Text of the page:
One of my favorite blues songs is The Thrill is Gone by BB King.
Blues is a medium that has pulled me in because it tells the story of the everyday circumstances in our lives in a way that is gripping, real, and purifying. In The Thrill is Gone, King laments a lost love and says, “you know you done me wrong, and you’ll be sorry someday” as he fades into a deep and sonorous guitar solo.
When I listen to the song, it doesn’t get me down. To me it’s just so clear and so expressive. One summer, I listened to it every day as I drove home from work. Sometimes when I witness the perfect expression of experience through poetry or song, I feel a sense of awe because it’s so transcendent. I can feel the whole range of emotions that are there, and can hold space for all of them. The guitar solo at the end reminds me that there is solitude, quiet, and peace even in the middle of our deepest hurts and losses.
In this piece I wanted to follow up my article In Romantic Partnerships, Do Opposites Attract. I introduced Imago Relationship Therapy and articulated how romantic love has the potential to wake us up and guide us towards greater fulfillment. While many traditional ideas about romantic love discount its potency and power, I made the case to reclaim the fun, the playfulness, and the loss of coercive control that a romantic partnership can bring.
The presence of passion and conflict that is evident in romantic partnerships can be healthy and redeeming. The best research shows that happy marriages and successful partnerships have more to do with emotional responsiveness and positive interaction than the level of passion or conflict that occurs within them.
The problem with romantic love in intimate partnerships, is that while it is lustrous, and wonderful, it tends to wear thin with time. Most people are first attracted to a person because of that person’s novelties and the vicarious sense of pleasure that they feel around them. The thrill of vicarious pleasure is explained by Imago Relationship Therapy as an experience of our ‘lost self’.
The lost self includes personality characteristics that were unapproved of or disallowed in our most primary relationships.
Because we feel both attraction and have a history of prohibition with this lost part of ourselves, with time the very same qualities that we most admired in our partners can become a source of frustration and resentment. The reality sets in that, like most things in life, you can’t have your cake and eat it too. You simply can’t be dependent on another person to recover undeveloped skills and personality characteristics needed for full and healthy functioning.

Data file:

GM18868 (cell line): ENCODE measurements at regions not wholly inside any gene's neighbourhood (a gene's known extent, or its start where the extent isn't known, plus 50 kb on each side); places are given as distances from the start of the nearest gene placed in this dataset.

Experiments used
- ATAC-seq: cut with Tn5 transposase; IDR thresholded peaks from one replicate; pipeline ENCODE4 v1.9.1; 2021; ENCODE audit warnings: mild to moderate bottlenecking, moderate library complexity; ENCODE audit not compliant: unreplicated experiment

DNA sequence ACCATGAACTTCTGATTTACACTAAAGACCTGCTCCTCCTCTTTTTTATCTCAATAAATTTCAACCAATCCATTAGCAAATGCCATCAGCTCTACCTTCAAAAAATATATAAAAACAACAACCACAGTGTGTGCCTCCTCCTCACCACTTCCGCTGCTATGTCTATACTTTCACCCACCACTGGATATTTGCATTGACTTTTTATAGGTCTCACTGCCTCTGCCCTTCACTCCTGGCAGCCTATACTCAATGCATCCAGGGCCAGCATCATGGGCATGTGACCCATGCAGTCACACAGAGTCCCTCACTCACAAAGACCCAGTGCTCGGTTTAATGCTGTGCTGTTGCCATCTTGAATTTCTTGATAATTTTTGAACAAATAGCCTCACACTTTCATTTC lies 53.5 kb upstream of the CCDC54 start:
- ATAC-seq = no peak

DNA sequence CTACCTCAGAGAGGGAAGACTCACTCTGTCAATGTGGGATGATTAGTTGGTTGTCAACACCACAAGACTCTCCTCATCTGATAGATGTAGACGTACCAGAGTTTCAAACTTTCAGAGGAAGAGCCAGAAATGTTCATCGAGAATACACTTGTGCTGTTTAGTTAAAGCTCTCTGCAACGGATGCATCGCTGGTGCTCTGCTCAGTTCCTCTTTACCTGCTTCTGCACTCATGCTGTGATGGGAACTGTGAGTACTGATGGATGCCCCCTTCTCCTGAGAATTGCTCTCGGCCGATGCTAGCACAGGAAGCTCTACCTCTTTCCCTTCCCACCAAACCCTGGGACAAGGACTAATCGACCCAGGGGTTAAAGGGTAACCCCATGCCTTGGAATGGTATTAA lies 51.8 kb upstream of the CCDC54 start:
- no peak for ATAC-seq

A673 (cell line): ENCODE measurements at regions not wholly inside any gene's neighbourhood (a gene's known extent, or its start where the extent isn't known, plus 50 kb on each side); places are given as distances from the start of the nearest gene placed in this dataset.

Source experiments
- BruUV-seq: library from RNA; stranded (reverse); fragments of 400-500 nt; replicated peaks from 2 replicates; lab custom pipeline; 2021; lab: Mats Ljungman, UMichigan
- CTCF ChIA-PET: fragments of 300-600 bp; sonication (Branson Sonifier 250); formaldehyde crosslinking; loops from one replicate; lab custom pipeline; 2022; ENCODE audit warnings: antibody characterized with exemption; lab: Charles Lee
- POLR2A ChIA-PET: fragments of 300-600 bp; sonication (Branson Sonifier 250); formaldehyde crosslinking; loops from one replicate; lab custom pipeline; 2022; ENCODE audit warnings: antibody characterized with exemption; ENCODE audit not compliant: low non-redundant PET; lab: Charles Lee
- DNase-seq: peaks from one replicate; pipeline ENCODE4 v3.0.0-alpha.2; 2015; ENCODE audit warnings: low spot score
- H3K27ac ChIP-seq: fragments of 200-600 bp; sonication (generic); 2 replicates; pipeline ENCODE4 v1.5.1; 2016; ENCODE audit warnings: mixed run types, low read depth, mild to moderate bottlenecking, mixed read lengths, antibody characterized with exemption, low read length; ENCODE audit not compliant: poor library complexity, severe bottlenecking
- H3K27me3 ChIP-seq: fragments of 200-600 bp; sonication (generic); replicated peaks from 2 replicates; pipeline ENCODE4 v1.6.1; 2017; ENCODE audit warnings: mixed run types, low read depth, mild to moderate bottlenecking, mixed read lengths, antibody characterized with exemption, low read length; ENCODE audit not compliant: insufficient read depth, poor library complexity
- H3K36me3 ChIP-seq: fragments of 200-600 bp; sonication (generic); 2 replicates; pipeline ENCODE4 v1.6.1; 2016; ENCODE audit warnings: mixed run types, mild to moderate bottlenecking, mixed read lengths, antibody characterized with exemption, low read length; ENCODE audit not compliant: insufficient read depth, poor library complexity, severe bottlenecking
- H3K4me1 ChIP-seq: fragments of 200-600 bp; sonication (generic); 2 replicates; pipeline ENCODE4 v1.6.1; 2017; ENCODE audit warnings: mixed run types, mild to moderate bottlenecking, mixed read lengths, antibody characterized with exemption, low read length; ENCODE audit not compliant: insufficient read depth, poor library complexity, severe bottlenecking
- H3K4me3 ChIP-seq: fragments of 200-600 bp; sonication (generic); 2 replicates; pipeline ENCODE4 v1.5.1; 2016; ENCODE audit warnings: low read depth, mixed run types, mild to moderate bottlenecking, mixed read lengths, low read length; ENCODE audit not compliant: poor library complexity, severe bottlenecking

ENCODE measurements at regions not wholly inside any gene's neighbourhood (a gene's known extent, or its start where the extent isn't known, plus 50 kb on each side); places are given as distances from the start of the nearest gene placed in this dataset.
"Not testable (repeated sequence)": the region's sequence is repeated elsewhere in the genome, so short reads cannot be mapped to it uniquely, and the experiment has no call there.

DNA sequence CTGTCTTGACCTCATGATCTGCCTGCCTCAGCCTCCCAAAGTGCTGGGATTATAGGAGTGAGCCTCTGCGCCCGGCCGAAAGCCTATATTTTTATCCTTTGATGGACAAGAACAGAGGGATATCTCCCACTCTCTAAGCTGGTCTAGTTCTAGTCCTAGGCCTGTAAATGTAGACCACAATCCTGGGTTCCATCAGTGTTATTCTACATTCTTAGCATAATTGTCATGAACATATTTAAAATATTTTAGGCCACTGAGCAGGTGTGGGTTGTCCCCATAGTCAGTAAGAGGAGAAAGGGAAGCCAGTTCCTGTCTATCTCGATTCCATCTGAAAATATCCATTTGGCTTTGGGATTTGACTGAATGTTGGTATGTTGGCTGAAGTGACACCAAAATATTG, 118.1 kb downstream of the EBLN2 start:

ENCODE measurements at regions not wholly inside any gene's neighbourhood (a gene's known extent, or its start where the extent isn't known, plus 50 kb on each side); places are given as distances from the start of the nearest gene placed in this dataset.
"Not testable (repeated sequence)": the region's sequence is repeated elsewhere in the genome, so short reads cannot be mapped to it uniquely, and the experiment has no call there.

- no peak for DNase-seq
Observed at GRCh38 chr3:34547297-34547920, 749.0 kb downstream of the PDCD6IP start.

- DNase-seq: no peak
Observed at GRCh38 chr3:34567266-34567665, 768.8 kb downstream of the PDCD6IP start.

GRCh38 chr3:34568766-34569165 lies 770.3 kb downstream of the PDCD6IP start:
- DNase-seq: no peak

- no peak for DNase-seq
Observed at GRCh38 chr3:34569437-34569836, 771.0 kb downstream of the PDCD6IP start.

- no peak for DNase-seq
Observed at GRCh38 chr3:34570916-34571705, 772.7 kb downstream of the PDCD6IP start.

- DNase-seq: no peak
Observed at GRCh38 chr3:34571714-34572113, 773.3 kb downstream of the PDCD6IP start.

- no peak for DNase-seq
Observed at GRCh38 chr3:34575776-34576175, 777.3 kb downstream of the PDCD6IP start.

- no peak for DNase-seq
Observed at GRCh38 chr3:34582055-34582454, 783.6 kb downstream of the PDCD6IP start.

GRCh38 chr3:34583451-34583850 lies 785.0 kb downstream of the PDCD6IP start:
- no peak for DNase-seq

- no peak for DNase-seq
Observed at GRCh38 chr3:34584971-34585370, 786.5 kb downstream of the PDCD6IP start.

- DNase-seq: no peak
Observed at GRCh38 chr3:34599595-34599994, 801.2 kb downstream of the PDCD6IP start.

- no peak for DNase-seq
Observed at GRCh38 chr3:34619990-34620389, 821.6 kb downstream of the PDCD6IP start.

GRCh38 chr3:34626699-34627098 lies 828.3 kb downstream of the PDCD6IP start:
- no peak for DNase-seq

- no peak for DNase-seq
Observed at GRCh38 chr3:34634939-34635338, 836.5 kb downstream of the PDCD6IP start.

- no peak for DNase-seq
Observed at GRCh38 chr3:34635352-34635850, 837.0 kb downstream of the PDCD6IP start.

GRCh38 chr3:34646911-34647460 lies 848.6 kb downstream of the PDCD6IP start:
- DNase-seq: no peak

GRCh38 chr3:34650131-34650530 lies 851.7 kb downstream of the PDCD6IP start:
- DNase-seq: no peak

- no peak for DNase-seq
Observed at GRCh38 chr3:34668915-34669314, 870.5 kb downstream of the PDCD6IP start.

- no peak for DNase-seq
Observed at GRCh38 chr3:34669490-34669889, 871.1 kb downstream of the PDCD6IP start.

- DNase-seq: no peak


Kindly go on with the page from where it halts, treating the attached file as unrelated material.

When people in intimate relationships become dependent on each other and reach an impasse, it’s appropriate to seek the help of a trained therapist. Because this growing impasse often takes the form of a power struggle, and an effort to try to change the other person, partnerships can become irreparably broken if conflict is accompanied with contempt, criticism, defensiveness, and major breaks in communication.
In this clip from Mama Natural, a popular blog about parenting, Genivieve and Mike give you a confessional about what happened when their ideas about each other came crashing down. As you can see, their power struggle contained the culmination of a lifetime of frustration in relationships. What they share is a central theme in Imago Relationship Therapy: that we are imprinted with an image of what is safe, and familiar and what has worked for our benefit in past relationships.
Deep in our unconscious, there is a will to survive that leads us to repeat what we know, rather than to examine the projections of our fears and our insecurities onto our partners. Genivieve and Mike share with you their attempts at making ultimatums with each other and their feelings of shock and despair when those efforts proved futile.
When a romantic partnership culminates in a power struggle, it perpetuates a dynamic known as projective identification. Projective identification functions as a defensive mechanism; couples project unwanted parts of themselves onto their partners. Through this process, the other partner can be manipulated into behaving in accordance with the projection, and conflict is exacerbated.
In the example of Mike and Genivieve, they both felt thrust into a situation of having to defend themselves, but with the help of a skilled therapist, with a faith in their spiritual path, and with the concepts of Imago Relationship Therapy, they found a way to walk through the fire.
In Imago Relationship therapy, partners are given a safe space to begin to examine their projections and understand the wounds of attachment that lead them to build such complex defenses. It’s only with this insight that they can begin to make the choice to deal with their anxiety, to feel it directly, and to move through it. In this process, they can take back their projections and show genuine curiosity and love towards their partner.
Please join me as I continue to discuss this topic in Imago Relationship Therapy and discuss the methods and techniques that are utilized to build safety, to examine old defenses, and to move towards a more holistic and fulfilling way of functioning in intimate partnerships.
Joe Elliot has been working to help families for the past thirteen years. His specialties are in couples counseling, family therapy, death and dying, parenting, financial management, and adoption. Joe received his undergraduate degree from Naropa University in Psychology and Religious Studies and his Masters in Counseling from Regis University in Denver. Joe completed a Post-Graduate Certificate in Marriage and Family Therapy from The Denver Family Institute. Joe has also taught Family Therapy to students at Metro State Community College. Find out more here.
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